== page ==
Prosecco really is the drink of the moment, fizzy, fruity and fun no party or friday night is complete without a glass of prosecco or too.
But what does Prosecco taste like? And why does Prosecco taste the way that it does? Well, let's find out, shall we?
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What Does Prosecco Taste Like?
Prosecco is a sparkling wine that originates from Northeast Italy and typical Prosecco tasting notes include:
- and Pear
Prosecco wines have a vibrant level of fizz, with lots of crisp green apple and lemon acidity and mouth watering fruity flavours such as honeydew melon and white peach blossom.
But what actually is Prosecco?
What is Prosecco?
Prosecco is a sparkling white wine made in the Veneto wine making region of Italy using a grape called Glera.
Whereas a lot of Sparkling wines, such as Champagne and Cremant, are fermented in their bottles, Prosecco undergoes its fermentation process in a large tank.
This tank method results in lots of large, frothy bubbles and helps to preserve the fruity aromatics of the Glera grape in the glass.
So what's the best way to serve Prosecco?
How to Serve Prosecco?
Prosecco is a drink best served cold, so try and chill your Prosecco down to about 6-8°C (43-47°F) before serving.
Not only will this help to highlight all of those lovely fruity aromatics of the wine, cooling your Prosecco down will also help to keep the fizz in check as you open the bottle.
Related Guide: How Long Does Prosecco Last?
Serve your Prosecco in flute or small tulip glasses. This will help to keep your Prosecco sparkling for as long as possible and also help you get most of the delicious vibrant flavours of the wine.
So how does Prosecco differ from Champagne?
Champagne vs. Prosecco
Whilst both Champagne and Prosecco are sparkling wines, they tend to taste very different. This is because they are made using different grapes and methods in different regions, which all impact the taste of the wine.
Their main differences are:
- Champagne is made in North France whereas Prosecco is made in Italy.
- Prosecco is made predominantly with the Glera grape as opposed to the seven traditional Champagne grapes.
- Prosecco also undergoes its fermentation in a large tank, as opposed to an individual bottle.
So how does this impact the flavour of Prosecco?
Related Guide: Prosecco Vs Moscato
And do all Proseccos taste the same?
6 Types of Prosecco and Tastes
Prosecco tends to get labelled in accordance with its level of sweetness, so let's take a look at how this will affect flavour:
- Brut Nature/Zero - Zero sugar by name, zero sugar by flavour. This is a very dry style of Prosecco with lots of crisp acidity.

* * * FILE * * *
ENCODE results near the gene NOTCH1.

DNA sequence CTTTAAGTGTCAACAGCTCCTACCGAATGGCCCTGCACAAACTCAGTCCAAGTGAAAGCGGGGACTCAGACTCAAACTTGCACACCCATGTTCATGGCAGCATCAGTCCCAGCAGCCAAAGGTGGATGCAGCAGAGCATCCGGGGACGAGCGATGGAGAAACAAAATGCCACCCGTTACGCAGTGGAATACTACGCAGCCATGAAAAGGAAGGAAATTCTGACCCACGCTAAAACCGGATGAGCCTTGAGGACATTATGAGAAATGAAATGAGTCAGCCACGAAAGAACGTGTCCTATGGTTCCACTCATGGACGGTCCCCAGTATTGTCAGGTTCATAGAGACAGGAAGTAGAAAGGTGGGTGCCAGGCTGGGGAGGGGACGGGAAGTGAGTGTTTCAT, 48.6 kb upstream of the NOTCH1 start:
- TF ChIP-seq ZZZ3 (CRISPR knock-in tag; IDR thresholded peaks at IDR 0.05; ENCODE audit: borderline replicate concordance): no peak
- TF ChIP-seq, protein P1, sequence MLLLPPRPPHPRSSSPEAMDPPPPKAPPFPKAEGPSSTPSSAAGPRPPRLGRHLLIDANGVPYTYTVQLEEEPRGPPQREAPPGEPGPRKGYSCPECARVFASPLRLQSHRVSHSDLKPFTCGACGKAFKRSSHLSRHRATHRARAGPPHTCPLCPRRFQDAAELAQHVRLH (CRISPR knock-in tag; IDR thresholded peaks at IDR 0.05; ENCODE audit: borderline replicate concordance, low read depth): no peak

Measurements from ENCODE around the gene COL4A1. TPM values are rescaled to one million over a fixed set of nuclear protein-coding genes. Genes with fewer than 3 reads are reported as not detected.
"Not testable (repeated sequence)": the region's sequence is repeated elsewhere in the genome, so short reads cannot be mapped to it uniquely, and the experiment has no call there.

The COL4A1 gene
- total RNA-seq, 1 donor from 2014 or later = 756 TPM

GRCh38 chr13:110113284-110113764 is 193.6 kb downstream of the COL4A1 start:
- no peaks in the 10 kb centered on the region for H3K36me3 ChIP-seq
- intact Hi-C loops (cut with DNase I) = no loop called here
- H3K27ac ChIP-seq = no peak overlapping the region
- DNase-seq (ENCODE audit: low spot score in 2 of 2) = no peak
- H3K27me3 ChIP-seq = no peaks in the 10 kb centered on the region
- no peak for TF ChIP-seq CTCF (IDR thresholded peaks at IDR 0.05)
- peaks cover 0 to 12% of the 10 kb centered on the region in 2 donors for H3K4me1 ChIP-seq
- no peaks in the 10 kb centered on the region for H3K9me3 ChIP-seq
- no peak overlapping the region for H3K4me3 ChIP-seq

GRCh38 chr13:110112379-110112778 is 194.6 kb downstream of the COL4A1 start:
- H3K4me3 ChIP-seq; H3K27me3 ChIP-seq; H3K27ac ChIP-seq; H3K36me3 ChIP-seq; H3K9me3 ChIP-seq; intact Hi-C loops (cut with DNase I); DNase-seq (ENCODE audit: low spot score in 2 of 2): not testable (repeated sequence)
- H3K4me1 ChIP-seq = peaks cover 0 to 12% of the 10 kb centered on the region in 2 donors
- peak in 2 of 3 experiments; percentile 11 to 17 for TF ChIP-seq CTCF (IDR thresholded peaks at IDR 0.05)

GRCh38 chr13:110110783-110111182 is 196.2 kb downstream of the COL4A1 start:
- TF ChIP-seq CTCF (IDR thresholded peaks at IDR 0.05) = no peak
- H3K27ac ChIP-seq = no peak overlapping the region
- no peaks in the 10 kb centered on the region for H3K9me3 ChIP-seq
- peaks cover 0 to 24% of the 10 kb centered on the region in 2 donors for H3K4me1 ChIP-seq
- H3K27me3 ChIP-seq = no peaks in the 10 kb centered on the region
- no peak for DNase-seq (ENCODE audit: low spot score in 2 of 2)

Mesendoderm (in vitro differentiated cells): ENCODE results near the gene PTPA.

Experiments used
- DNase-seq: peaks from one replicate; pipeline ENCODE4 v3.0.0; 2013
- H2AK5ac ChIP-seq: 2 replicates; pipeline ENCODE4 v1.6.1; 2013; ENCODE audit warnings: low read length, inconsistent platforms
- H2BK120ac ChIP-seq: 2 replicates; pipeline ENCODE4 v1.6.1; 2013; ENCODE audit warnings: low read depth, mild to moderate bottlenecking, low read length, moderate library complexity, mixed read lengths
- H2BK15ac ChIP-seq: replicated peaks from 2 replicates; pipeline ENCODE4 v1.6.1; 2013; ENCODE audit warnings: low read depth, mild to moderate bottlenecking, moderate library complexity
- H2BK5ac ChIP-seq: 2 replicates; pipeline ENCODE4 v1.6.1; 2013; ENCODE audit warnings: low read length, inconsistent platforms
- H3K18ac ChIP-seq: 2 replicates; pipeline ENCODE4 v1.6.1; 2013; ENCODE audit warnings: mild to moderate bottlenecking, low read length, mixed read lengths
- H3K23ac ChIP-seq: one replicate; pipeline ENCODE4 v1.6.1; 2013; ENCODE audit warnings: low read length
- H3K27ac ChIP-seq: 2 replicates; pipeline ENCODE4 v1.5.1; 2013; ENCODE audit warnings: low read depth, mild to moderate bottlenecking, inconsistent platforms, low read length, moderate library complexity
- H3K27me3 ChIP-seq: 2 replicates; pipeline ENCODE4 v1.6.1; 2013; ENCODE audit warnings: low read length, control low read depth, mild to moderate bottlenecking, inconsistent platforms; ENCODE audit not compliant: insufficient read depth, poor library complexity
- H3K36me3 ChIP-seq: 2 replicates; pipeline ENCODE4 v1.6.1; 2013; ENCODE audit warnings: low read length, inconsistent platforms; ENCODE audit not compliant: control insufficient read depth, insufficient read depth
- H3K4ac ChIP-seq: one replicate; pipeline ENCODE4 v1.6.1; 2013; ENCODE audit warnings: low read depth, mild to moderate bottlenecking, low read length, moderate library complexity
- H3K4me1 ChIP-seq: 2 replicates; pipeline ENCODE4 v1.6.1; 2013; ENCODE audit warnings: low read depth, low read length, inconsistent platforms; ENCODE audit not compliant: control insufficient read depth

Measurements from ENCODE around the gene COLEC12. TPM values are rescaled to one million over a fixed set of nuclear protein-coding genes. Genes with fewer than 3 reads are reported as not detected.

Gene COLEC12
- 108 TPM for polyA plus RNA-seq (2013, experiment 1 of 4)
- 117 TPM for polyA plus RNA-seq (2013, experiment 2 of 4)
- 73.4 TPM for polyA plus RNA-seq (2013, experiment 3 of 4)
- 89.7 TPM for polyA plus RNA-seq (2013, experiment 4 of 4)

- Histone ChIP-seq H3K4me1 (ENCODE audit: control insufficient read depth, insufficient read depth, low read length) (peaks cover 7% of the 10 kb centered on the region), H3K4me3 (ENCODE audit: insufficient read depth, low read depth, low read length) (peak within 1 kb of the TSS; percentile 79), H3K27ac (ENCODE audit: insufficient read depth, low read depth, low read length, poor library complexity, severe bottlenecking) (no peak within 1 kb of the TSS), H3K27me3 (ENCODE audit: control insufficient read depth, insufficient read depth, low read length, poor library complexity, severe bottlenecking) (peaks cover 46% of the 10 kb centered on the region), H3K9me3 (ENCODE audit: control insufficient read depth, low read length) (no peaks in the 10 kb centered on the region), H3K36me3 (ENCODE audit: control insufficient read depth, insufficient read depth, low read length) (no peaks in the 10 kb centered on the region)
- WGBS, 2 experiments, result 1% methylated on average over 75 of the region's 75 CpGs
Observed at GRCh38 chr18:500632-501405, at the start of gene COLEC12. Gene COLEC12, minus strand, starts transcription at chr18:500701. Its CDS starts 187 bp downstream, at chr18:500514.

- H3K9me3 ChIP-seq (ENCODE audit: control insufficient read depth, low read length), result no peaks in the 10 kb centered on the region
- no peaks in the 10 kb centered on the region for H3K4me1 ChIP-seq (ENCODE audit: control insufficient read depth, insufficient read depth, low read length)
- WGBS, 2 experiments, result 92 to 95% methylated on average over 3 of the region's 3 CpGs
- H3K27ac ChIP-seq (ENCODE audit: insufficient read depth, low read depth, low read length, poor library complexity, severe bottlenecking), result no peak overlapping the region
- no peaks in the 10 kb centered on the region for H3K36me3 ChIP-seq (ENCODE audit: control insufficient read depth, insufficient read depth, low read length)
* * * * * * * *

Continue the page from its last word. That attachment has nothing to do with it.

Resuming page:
- Extra Brut - This style of Prosecco is still very dry with only the slightest hint of sweetness, think biting into a ripe and juicy green apple.
- Brut - Although further up the sweetness chart, this is still technically a dry style of Prosecco. Some sugar will be present in the glass but this sweetness tends to be balanced out with lots of lemon and lime acidity.
- Extra Dry - A little bit of residual sugar will be detectable in this style, think sweet peach and aromatic honeysuckle.
- Dry/Demi Sec - This is when all the fruit present in Prosecco really starts to taste quite candied. Think sugared pear drops and sweet peach flavoured candies.
- Sweet/Dolce - The perfect drink for those with a sweet tooth. Sweet honeydew melon and lemon curd sear through this style of Prosecco.
Food Pairings with Prosecco and Why Tastes Compliment
Typical food pairings that go well with Prosecco include:
- Lots of salty aperitifs such as olives, almonds, cured meat and cheese.
- Prosecco also goes fantastically with fresh seafood and light, citrusy fish dishes.
- The fizz and the vibrant citrus of Prosecco goes really well with light and delicate foods and courses.
Because of Prosecco’s fruity and fun flavours, it makes an excellent accompaniment for the beginning of a meal, helping to get your palate primed and ready for the other courses.
Related Guide: How Many Calories In Prosecco?
How the Prosecco Production Process Influences Its Taste?
Prosecco doesn’t taste the way it does by accident.
In fact, the methods associated with Prosecco production all contribute to its eventual flavour.
You see, by fermenting the Prosecco wine in a large tank outside of the bottle this helps to keep the dead yeast cells that form during fermentation away from the wine.
As a result Prosecco has lots of vibrant, fruit aromas as opposed to Champagne life flavours associated with having time on lees in the bottle.
So there you have it!
Everything you need to know about what Prosecco tastes like and why it tastes the way it does. Now to grab a glass and taste for yourself!
Summary of What Prosecco Tastes Like
Heres a summary of the tastes of prosecco:
|Taste Profile||Fizzy, fruity, fun|
|Tasting Notes||Apple, honeysuckle, peach, melon, pear|
|Sparkling Level||Vibrant fizz|
|Acidity||Crisp apple, lemon|
|Fruity Flavors||Honeydew melon, white peach blossom|
|Fermentation Process||Large tank method|
|Serving Temperature||6-8°C (43-47°F)|
|Types of Prosecco||Brut Nature, Extra Brut, Brut, Extra Dry, Dry, Sweet|
|Food Pairings||Salty aperitifs, seafood, light dishes|
|Production Influence||Tank fermentation preserves fruity aromas|
Before You Go...
We hope this article answers all your questions on what Prosecco tastes like.
If you have any questions, leave them in the comments, or email us at firstname.lastname@example.org
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